Tag Archives: Man of Steel

Man of Steel in the heart of (the) Metropolis

Staff and readers at Westminster Reference Library are well used to their evening studies being accompanied by the screams of movie fans and the occasional celeb – or indeed fully-garbed Imperial Stormtrooper – passing by in Leicester Square. On Wednesday it was the turn of the Superman fans to line the red (actually blue) carpet route in the pouring rain as the latest re-imagining of the now 75 year old superhero got its first UK outing.

All star Superman vol 1 by Grant MorrisonAll star Superman vol 2 by Grant MorrisonThe greatest stories ever told, vol 2, by Jerry SiegelSuperman: whatever happened to the man of tomorrow? by Alan MooreThe Superman Chronicles vol 2 by Jerry Siegel

One of the key features of the new film is its cutting-edge visual effects (“You’ll believe a man can fly!”) including the creation of Superman’s planet – Krypton, his home town – Smallville, and his city – Metropolis. Location is often fundamental to the mood of a superhero’s story – think Batman without Gotham City, Thor without Asgard or The Fantastic Four without Latveria. While apparently most of the comic book superheroes have visited London at some point in their stories (probably due to the preponderance of British comic book artists), in the main if you remove a superhero from his or her city a great deal of atmosphere is lost.

Vertigo: the strange new world of the contemporary city, by Rowan MooreResearch for Man of Steel’s Metropolis involved effects artists scaling the perilous heights of Chicago’s skyscrapers, held only by ropes and harnesses. But what might the less well-funded comic book artist or aspiring film maker do to find inspiration for their own superhero city? They could do worse than visit the library! In fact, popping around the corner from the excesses of the premiere would have afforded a range of resources to inform and delight.

Film Architecture: from Metropolis to Blade Runner [exhibition catalogue]They could begin with a look at the precedents: Film Architecture: set designs from Metropolis to Bladerunner might be a good place to start. This exhibition catalogue is held within the library’s amazing Performing Arts collection – a browse along the nearby shelves would reveal several more books on this and related topics. Moving over to the Art & Design collection they could browse books on the buildings of Chicago, New York and other cities around the world, plus books on different architects, architectural styles and movements.

London High by Herbert WrightOf course, there are not enough superheroes based in our own beloved city (in fact, are there any?). A bit of research into London’s architecture would seem to be in order.

Airborne heroine? London High might come in handy.

Lycra-clad hero? Take a look at The architecture of London 2012.

If you’re not planning to imagine your own city, but want to become immersed in the imaginations of the best of the comic book artists, then you can visit one of the city’s lending libraries and borrow some of our brilliant range of graphic novels and comics.

Action Comics SupermanJust as Man of Steel is intended as a ‘reboot’ of the Superman films, so DC comics have recently rebooted all their classic characters – including Superman – with The New 52‘, many of which we have available to borrow. We also have Terry Moore’s Strangers in Paradise, source of the “Look it up!” Librarian (yes, we all think we’re superheroes).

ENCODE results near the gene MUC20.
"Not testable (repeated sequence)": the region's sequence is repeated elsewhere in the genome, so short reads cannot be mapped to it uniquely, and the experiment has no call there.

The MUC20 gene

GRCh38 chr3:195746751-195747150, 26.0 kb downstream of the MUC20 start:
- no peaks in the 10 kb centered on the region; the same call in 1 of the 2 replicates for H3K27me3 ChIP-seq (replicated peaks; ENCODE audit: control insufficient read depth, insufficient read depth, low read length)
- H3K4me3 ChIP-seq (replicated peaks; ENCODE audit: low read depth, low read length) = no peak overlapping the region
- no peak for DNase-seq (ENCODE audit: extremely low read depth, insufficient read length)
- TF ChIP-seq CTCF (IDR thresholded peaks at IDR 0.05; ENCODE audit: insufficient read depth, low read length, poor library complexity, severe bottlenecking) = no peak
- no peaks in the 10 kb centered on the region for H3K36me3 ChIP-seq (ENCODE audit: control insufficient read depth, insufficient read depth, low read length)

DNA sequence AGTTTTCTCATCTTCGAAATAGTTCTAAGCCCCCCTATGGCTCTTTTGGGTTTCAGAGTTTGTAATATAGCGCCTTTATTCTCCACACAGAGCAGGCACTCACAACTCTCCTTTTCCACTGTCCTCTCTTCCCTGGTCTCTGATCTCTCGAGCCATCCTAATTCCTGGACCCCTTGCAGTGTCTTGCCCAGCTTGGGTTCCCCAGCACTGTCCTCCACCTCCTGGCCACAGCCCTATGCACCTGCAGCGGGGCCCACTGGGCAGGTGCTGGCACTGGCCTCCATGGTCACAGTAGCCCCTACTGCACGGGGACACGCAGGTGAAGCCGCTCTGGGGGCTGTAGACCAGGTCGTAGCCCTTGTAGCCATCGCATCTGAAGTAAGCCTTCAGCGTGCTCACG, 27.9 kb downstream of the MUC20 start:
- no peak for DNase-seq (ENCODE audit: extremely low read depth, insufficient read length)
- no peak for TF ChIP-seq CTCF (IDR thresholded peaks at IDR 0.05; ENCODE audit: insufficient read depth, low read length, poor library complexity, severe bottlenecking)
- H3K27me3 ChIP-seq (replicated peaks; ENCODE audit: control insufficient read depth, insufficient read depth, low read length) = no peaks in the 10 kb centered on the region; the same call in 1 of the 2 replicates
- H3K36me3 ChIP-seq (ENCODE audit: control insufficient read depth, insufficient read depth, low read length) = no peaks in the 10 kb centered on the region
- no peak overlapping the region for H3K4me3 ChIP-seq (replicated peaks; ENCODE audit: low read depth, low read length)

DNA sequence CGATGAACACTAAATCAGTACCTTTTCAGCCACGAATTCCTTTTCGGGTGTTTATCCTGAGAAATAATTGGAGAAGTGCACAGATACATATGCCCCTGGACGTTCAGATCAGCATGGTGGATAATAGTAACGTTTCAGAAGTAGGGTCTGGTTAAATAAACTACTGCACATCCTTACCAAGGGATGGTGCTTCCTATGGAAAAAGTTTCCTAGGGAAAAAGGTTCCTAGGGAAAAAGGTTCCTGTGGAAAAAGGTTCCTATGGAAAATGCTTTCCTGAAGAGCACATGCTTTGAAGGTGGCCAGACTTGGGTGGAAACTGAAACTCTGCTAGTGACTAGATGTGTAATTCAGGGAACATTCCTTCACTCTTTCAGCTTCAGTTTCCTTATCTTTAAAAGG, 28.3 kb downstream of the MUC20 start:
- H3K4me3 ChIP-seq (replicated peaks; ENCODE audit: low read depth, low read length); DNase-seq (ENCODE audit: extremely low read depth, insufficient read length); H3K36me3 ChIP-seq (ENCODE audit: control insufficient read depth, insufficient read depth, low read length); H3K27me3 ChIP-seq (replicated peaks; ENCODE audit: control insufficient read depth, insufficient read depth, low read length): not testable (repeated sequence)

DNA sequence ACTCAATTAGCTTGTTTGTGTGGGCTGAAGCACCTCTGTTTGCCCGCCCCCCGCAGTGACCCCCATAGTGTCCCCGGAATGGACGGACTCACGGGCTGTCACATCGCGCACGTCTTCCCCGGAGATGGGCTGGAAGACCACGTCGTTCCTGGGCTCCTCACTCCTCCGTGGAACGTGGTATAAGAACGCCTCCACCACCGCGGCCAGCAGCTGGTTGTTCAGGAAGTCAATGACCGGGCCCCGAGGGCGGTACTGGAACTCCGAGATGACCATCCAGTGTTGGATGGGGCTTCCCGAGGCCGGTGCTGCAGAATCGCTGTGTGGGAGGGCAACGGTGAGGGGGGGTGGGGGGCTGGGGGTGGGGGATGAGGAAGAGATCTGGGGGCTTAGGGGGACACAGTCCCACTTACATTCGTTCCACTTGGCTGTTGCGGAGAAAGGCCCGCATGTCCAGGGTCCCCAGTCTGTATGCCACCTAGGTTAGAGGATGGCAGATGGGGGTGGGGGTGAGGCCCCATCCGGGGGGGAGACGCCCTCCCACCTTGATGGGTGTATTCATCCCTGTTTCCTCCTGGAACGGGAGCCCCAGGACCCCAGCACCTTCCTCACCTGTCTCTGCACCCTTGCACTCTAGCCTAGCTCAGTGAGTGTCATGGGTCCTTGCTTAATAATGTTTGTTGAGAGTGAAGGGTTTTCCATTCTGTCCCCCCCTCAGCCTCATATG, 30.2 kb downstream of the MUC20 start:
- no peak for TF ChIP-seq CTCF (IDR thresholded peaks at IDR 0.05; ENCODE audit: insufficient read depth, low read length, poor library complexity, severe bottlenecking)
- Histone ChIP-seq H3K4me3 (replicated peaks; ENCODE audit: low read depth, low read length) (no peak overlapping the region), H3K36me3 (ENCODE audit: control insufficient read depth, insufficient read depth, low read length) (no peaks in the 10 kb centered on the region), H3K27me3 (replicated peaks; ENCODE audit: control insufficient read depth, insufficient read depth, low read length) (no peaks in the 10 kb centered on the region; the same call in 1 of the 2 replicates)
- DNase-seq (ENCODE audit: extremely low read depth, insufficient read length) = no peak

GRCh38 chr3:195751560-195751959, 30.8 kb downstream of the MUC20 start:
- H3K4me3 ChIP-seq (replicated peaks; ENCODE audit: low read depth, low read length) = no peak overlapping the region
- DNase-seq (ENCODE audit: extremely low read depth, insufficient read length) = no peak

If you get really hooked, don’t forget you can meet with like-minded souls at the Marylebone Library Graphic Novel Club which meets monthly on a Wednesday.

[Ali, Clint, Psyche]


Onwards to 2013

Another year has come and (almost) gone, and what a splendid year it was – scarcely a month went by without a major anniversary. If it wasn’t Dickens, it was Captain Scott and if doomed explorers weren’t your scene, there were doomed Titanic passengers to read about. So let’s have a look forward to what we will be commemorating in 2013…

Titles by Jane Austen28 January sees the 200th anniversary of the publication of Jane Austen’s Pride And Prejudice. If your knowledge of the book is confined to seeing Colin Firth in a wet shirt, then you’re in for a real treat. It’s much funnier and more knowing about human nature than any novel has any right to be. And if you have read it, why not try one of the many, many spin-offs and sequels, some by very famous writers indeed. You can find all of Jane Austen’s books in Westminster Libraries as well as many biographies and volumes of criticism.

Giant molecules: from nylon to nanotubes, by WB Gratzer   24 February gives us an opportunity to celebrate the 75th birthday of nylon. The first commercial product made with nylon was not, as one might expect, stockings but a toothbrush. Previously, toothbrushes had been made with animal bristles so it’s a cause for celebration for pigs and badgers too. You can find out more about looking after your teeth on our Health page, including finding your nearest dentist via NHS Direct. For everything you could possibly want to know about nylon, have a look at the excellent HowStuffWorks via the Science Gateway page.

Books about David Livingstone19 March brings us the 200th anniversary of the birth of the Scottish missionary and explorer David Livingstone. You can read  about his life in the Oxford Dictionary of National Biography (log in with your Westminster Library card). It’s hard not to be impressed by the determination of young David who at the age of 10 worked for 12 hours a day in a Clydeside factory and studied for 2 hours every night at the village school, where he developed a lifelong interest in geology and herbal medicine.